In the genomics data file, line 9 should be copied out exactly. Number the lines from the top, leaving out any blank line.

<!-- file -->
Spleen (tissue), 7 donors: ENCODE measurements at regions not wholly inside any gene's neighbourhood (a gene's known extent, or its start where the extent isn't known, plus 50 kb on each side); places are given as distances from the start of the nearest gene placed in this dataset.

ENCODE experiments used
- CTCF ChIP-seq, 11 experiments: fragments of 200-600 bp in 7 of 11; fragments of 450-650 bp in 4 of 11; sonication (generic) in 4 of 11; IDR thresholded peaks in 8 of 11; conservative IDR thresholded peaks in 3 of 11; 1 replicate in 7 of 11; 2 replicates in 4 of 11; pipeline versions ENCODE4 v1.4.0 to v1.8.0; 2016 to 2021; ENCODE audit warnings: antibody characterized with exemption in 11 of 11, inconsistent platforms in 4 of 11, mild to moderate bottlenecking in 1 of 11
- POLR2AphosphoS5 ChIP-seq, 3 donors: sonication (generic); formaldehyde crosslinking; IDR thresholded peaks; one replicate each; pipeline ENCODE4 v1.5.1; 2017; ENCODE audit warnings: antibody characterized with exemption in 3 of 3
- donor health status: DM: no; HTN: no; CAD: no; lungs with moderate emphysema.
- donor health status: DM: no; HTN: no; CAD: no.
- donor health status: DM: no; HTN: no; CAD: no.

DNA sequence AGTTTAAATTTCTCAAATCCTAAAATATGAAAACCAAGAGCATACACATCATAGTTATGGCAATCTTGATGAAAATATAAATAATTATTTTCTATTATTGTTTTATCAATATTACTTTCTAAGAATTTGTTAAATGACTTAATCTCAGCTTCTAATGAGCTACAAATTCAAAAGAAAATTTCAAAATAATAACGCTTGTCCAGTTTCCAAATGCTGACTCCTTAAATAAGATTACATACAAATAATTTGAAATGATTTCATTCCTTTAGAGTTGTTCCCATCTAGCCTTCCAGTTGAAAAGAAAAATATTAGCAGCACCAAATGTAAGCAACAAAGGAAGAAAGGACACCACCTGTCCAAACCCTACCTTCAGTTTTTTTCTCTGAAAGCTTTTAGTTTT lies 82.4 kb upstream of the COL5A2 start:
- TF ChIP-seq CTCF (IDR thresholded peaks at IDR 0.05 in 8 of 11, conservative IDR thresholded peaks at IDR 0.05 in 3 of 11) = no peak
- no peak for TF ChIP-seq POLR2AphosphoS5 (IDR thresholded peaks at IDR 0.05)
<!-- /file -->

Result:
- TF ChIP-seq CTCF (IDR thresholded peaks at IDR 0.05 in 8 of 11, conservative IDR thresholded peaks at IDR 0.05 in 3 of 11) = no peak